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Decision and Policy Analysis Research Area – DAPA

How did we do? And where are we heading? – CIAT’s Annual Program Review

Concluding remarks by Andy Jarvis during CIAT’s APR. Photo by Martin Ross

Last week, from 6th-9th of August, the International Center for Tropical Agriculture (CIAT) held its 45th Annual Program Review (APR). Out of 90 participants, 30 were non-Cali based and represented different geographic regions where CIAT also has research activities,  including Africa and Asia. The overall objective of this yearly gathering was to provide peer oversight and advice to promote high quality research and enable CIAT to achieve CGIAR System Level outcomes. Ruben Echeverría, CIAT’s Director General, stated at the opening speech, that the meeting’s aims were to identify areas of potential integration within CIAT and growth in the Consortium Research Programs (CRPs). Additionally, it should serve as an opportunity for participants to discuss which activities and initiatives should be strengthened or discontinued. Lastly, the APR aimed at providing a discussion forum for cross-cutting challenges such as a Monitoring and Evaluation framework. According to CIAT’s DG, much had already been achieved such as the building of a CIAT brand, together with preparing flagship publications on eco-efficiency and strengthening the impact assessment.

DAPA’s contribution

DAPA, the Decision and Policy Analysis research area contributed to this gathering through presentations of current research projects and panel discussions. In Session 2, Daniel Jiménez, agronomist and DAPA researcher for the Site-Specific Agriculture Program (SSA) gave a presentation on DAPA’s potential to facilitate farmers with detailed information about how, what and where to grow. Session 3 was led by DAPA’s Science Officer, Ms Osana Bonilla, who introduced CGIAR’s CRP 7, namely Climate Change, Agriculture and Food Security (CCAFS). CCAFS’s program leader Dr. Andy Jarvis and principal scientist Dr. Peter Läderach further elaborated on its principles and objectives. These include the identification and development of pro-poor adaptation and mitigation practices, mainly through partnerships, engagement, communication and capacity enhancement. CRP 5, which is Water, Land and Ecosystems was presented by DAPA’s scientist Dr. Marcela Quintero, who is based in Peru. She explained the program’s principle of benefit-sharing, i.e. who can benefit from what? She also clarified how DAPA’s activities fit into CRP 5 through quantifying and valuing ecosystem services in Andean watersheds as an input for Payment for Ecosystem services design and implementation.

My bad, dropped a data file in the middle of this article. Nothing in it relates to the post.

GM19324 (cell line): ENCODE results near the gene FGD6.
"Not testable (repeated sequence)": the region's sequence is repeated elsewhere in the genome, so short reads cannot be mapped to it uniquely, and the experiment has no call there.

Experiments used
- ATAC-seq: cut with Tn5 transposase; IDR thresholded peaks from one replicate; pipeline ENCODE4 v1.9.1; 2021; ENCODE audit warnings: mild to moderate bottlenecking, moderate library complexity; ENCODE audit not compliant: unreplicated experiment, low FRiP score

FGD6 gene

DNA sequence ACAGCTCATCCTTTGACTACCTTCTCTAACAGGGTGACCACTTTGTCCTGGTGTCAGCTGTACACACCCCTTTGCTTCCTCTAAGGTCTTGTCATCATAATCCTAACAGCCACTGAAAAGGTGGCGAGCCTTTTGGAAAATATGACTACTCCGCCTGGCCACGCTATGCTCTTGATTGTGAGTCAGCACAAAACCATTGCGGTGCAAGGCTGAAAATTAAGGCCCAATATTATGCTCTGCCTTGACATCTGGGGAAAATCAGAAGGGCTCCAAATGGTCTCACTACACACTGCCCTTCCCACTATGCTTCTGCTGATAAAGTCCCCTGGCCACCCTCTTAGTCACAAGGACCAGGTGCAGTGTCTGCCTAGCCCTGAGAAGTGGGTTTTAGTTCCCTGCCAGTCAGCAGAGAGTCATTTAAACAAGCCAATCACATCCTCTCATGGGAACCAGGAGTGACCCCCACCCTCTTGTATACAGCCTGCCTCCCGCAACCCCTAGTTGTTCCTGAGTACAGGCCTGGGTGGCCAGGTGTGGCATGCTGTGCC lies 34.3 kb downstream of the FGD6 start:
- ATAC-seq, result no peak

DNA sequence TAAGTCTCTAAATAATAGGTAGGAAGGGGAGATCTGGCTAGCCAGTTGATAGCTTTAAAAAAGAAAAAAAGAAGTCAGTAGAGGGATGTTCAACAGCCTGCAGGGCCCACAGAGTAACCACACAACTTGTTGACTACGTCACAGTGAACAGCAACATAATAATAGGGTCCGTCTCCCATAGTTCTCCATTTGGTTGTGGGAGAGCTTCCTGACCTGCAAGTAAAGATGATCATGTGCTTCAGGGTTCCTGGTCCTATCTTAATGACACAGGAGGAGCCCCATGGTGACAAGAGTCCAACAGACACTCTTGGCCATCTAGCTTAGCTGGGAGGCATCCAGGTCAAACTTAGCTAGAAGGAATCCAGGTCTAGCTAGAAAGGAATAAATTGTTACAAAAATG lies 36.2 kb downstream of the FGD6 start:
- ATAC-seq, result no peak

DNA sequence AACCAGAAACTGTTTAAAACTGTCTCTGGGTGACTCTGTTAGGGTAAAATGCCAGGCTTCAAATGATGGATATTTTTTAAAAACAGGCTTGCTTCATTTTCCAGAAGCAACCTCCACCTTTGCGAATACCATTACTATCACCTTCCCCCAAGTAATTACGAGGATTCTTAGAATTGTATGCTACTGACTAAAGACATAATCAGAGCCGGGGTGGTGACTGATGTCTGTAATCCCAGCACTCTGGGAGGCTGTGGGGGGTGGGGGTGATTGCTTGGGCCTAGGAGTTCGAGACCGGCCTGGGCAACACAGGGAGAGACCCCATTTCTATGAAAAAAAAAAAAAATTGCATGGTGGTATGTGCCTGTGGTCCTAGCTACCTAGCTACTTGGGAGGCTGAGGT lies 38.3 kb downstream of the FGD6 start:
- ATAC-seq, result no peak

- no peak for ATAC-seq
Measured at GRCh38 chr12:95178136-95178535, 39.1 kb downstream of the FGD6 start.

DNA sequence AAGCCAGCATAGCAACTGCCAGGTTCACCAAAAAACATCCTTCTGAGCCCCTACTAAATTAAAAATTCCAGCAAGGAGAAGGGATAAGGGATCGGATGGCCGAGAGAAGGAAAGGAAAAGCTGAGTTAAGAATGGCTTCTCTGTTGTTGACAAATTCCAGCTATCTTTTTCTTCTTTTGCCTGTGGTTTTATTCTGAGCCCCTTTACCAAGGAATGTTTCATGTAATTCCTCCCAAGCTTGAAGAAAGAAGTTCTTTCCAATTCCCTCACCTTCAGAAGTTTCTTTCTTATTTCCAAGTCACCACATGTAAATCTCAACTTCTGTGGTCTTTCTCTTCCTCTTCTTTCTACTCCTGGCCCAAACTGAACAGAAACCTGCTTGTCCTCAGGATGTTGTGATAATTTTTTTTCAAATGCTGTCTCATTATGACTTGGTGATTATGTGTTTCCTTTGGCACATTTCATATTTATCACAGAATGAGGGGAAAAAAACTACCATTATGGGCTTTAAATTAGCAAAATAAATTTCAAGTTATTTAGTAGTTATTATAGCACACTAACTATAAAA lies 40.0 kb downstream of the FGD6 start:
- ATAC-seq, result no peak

Science 4 Development

Dr. Mark Lundy, scientist for DAPA’s sub-program “Linking farmers to markets”, truly caught the audience’s attention in Session 8 by giving a somewhat thought-provoking presentation. He made clear that CIAT’s major challenge is the fact that science does not equal development: how do you bridge research with development or how do you better connect scientists with policy-makers? According to him, science has to go beyond the mere publication of academic research publications, which should rather be converted into full-scale policies that benefit the poor and sustainable development in general. With reference to sustainable trading relationship he raised the following concern: under what conditions and to what extent can business models be an effective tool for rural poverty reduction? – An open question that was aimed at the audience and the subsequent panel discussion.

 

On the whole, this year’s APR was a highly productive meeting that enabled CIAT researchers from all over the world to analyse past successes and upcoming opportunities and to bring forward new ideas and initiatives on how to confront future challenges and to fully exploit avenues for improvements. The APR clearly showed that all of the participants possess great enthusiasm for sustainable development in general and are fully inclined to CIAT’s mission, namely reducing rural poverty, increasing food security, improving nutrition and health, and the sustainable management of natural resources. All of this can and should be enhanced through CIAT’s scientific agricultural research. Now it is time to implement the issues brought forward at this meeting which will be followed up at CIAT’s next APR.

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